Court rulings have provided precedent about how K-12 students may express their opinions—even potentially offensive ones—on campus, but a new set of guidelines attempts to provide further clarity for school administrators under pressure to curb bullying and harassment.
The new guidelines shared today were produced by the American Jewish Committee and the Religious Freedom Education Project/First Amendment Center, both based in Washington, and they say that schools must not censor students’ speech purely out of the fear of potential bullying.
Too often, “anytime anyone says something that makes anyone uncomfortable, it’s bullying,” said Charles Haynes, a senior scholar at the First Amendment Center and director of the Religious Freedom Education Project at the Newseum, in Washington.
For example, if a student wears a shirt that says “Be Happy, Not Gay,” “that’s going to be offensive to other students, even hurtful,” Mr. Haynes said.
“Unless it causes a substantial disruption, it’s important for administrators not to overreact by simply trying to censor the speech of a student,” he said, echoing the standard defined more than 40 years ago by the U.S. Supreme Court in Tinker v. Des Moines School District. Schools are a training ground for teaching students to live in a democratic society, one where censorship isn’t the first reaction to offensive speech, Mr. Haynes said.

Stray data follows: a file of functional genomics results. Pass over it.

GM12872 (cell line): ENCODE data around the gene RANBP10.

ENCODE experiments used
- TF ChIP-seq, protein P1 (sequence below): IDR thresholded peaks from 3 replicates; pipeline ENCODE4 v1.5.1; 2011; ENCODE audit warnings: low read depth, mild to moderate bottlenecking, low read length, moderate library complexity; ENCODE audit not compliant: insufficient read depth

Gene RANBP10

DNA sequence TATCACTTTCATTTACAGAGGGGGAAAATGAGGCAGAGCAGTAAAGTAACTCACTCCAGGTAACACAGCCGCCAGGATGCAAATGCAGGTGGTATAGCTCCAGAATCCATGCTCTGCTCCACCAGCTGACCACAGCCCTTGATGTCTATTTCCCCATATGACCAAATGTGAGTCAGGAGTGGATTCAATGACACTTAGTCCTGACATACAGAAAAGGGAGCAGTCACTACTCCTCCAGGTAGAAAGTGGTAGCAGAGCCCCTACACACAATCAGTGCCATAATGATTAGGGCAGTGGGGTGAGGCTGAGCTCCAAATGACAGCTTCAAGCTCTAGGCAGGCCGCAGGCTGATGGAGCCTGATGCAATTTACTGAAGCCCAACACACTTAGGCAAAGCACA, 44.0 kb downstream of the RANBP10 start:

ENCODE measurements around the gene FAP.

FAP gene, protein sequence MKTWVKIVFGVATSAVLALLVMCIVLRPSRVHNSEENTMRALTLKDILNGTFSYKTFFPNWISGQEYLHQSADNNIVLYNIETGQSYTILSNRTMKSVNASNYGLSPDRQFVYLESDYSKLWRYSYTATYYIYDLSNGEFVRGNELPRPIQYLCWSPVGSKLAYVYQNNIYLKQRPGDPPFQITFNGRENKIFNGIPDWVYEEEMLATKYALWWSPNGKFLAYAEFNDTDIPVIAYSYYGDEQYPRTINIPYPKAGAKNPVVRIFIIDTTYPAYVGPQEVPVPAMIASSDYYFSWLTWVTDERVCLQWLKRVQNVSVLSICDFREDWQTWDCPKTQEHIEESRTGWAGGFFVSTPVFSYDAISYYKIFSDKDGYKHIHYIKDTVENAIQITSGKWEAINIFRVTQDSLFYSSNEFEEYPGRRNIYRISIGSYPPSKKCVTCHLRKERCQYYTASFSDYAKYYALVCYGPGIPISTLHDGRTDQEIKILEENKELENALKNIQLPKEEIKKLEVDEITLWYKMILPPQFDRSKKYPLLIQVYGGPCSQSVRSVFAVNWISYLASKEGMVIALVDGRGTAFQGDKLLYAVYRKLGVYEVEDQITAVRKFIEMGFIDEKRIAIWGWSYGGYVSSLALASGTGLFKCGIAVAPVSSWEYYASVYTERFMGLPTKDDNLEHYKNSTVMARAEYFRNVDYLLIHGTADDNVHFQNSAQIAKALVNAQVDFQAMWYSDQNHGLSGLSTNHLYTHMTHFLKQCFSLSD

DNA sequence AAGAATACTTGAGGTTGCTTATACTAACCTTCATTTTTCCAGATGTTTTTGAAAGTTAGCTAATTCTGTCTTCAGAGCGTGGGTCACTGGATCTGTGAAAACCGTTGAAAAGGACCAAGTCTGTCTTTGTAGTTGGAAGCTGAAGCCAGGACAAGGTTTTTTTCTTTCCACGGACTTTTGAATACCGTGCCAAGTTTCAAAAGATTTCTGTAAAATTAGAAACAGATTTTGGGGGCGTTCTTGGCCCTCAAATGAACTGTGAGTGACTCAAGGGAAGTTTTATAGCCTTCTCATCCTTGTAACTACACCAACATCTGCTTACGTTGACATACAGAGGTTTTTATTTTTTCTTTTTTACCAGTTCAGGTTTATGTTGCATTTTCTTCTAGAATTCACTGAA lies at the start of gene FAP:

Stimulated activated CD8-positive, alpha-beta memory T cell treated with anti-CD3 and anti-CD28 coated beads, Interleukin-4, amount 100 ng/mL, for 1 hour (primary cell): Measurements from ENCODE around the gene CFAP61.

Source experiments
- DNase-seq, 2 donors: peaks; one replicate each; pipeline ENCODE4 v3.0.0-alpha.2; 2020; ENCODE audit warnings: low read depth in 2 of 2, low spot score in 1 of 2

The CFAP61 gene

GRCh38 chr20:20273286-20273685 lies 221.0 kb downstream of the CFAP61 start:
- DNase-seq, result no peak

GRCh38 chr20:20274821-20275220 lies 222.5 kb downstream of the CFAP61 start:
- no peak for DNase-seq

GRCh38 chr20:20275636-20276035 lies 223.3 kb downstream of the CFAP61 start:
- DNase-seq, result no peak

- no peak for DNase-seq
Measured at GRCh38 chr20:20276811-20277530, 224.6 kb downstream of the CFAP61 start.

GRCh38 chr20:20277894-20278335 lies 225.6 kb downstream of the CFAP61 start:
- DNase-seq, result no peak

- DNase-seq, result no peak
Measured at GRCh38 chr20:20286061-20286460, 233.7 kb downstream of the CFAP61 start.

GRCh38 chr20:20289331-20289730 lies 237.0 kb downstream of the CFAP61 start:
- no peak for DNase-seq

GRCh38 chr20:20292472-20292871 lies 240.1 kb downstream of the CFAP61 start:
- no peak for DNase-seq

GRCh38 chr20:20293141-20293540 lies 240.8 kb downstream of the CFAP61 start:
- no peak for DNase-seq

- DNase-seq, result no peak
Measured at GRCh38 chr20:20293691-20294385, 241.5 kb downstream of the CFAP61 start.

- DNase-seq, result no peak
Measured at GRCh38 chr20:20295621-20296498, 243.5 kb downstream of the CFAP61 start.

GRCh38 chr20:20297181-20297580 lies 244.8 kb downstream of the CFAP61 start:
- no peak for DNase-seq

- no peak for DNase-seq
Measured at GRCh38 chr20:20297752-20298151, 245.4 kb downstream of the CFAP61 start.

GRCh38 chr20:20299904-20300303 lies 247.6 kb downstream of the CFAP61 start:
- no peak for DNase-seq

“We want a respectful exchange of ideas. Schools should sincerely work on that—teaching students to express views without hurting people,” he said. Blocking students’ ability to express themselves could backfire, with students taking more drastic action in response.
More than a dozen groups have endorsed the new guidelines, including the American Association of School Administrators and the National School Boards Association, both in Alexandria, Va.; the National Association of State Boards of Education in Arlington, Va., and several religious organizations.
The need for clarification on the topic has heightened as the Obama administration has taken a more active role against bullying among the nation’s children and teenagers. In 2010, the U.S. Education Department’s office for civil rights issued guidance to school districts that said some forms of harassment rooted in sex-role stereotyping or religious differences may be a federal civil rights violation, and schools are responsible for addressing harassment incidents about which they know or reasonably should have known.